Helminthic therapy and small intestinal bacterial overgrowth (SIBO)

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    SIBO can be challenging to treat, and it may be best to do whatever one can to get the SIBO under control before starting helminthic therapy.

    One individual began by taking the herbal, Atrantil, in combination with appropriate dietary changes and efforts to boost gut motility using vagus nerve stimulation, before adding hookworms for longer term management of SIBO. His post also contains a number of useful practical tips. [1]

    Here is how another helminth self-treater approached this.

    I had SIBO before using NA (Necator americanus). I used large doses of vitamin c and pancreatic enzymes to combat it before I tried HT. Once I started with NA I kept using the vitamin c and now it’s all gone. [2]

    Some doctors have apparently told their patients that helminths don’t work in someone who has SIBO. However, there is no evidence for this claim, and one doctor has been reported to have found that SIBO is easier to manage using conventional therapies when HDC are being taken at the same time. (Link expired.)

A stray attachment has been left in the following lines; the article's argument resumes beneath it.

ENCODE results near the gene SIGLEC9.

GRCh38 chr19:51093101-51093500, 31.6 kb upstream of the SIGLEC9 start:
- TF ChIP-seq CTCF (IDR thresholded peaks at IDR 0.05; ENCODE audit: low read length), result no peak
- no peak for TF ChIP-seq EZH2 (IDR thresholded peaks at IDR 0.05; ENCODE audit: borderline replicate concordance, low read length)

The fact that helminthic therapy can help SIBO can be seen from the entries for this condition on the following page.

    While helminthic therapy can improve SIBO in the longer term, the gastrointestinal side effects that are possible following the first introduction of hookworms may exacerbate SIBO before eventually improving it, and there has been one case where each new dose of NA taken by a patient with SIBO caused the condition to flare temporarily.

    If someone were to develop SIBO while hosting helminths, the condition can be treated medically before inoculating with more worms.

    I took metronidazole, according to the medical protocol (750mg of metronidazole daily [250mg every 8 hours] for 7 days), and immediately afterwards (re)inoculated myself with NAs. This put an end to SIBO and allowed HT to work in the best possible way. [3] [4]

    Also worth noting

    • Hookworms will not affect the hydrogen breath test for SIBO. [5]
    • Peppermint oil, which provides antimicrobial activity in the small intestine and is sometimes used in the treatment of SIBO, [6] (PDF) may also adversely affect the human helminths, TTO and NA, especially the latter. [7]

    See also

    Herbal therapies are at least as effective as rifaximin for resolution of SIBO by lactulose breath testing (LBT). Herbals also appear to be as effective as triple antibiotic therapy for SIBO rescue therapy for rifaximin non-responders.
    • Therapeutic "Yogurt" (high CFUs from a 36 hour culture) made with the probiotics, L. Reuteri and L. Gasseri, can be effective against SIBO. [8]